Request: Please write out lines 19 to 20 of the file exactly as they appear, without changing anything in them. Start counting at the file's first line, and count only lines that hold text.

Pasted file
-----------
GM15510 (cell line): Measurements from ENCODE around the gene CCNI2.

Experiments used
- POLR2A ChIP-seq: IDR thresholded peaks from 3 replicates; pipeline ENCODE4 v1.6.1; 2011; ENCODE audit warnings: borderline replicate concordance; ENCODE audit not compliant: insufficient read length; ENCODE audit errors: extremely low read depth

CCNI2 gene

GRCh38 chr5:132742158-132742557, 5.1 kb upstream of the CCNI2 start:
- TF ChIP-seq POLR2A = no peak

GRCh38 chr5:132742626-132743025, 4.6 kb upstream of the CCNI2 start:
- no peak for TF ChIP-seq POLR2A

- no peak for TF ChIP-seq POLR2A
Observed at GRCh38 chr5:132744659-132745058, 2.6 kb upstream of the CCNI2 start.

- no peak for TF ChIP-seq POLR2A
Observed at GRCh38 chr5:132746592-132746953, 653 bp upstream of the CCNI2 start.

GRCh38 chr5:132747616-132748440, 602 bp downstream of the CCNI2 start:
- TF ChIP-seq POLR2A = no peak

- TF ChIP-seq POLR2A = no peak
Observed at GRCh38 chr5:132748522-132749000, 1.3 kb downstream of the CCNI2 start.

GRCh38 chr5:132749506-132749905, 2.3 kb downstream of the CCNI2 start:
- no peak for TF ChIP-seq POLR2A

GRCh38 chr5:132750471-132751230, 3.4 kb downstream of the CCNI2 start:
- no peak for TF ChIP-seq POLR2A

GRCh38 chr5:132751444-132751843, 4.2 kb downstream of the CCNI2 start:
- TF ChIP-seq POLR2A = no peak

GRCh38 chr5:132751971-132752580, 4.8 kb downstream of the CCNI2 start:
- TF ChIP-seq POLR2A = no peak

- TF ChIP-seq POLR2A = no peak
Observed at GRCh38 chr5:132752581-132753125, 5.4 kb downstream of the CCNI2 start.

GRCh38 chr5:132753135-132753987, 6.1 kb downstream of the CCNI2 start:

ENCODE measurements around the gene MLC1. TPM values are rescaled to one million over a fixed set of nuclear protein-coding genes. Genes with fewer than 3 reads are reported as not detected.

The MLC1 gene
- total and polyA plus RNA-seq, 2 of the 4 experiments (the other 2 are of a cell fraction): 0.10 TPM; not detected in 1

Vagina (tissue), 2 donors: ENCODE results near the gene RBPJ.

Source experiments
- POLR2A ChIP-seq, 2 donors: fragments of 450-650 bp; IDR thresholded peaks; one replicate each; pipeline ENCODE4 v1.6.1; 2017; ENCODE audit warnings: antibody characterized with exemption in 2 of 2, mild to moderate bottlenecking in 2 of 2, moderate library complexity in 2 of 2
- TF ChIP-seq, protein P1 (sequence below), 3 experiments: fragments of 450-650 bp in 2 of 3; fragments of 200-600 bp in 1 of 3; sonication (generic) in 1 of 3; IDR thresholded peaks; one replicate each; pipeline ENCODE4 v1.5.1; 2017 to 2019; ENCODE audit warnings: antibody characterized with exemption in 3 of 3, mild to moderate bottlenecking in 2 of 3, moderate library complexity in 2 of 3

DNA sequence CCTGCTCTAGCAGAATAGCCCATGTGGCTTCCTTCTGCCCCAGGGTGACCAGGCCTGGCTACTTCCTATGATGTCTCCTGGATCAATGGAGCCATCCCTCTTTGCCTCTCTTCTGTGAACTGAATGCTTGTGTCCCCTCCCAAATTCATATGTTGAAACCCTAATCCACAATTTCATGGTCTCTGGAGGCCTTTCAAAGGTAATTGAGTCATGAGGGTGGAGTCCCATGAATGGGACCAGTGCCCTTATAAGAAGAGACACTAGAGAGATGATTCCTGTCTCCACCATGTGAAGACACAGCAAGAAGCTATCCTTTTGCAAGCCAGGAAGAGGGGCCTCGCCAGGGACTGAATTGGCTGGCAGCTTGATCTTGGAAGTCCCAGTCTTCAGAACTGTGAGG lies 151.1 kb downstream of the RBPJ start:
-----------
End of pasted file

GRCh38 chr5:132750471-132751230, 3.4 kb downstream of the CCNI2 start:
- no peak for TF ChIP-seq POLR2A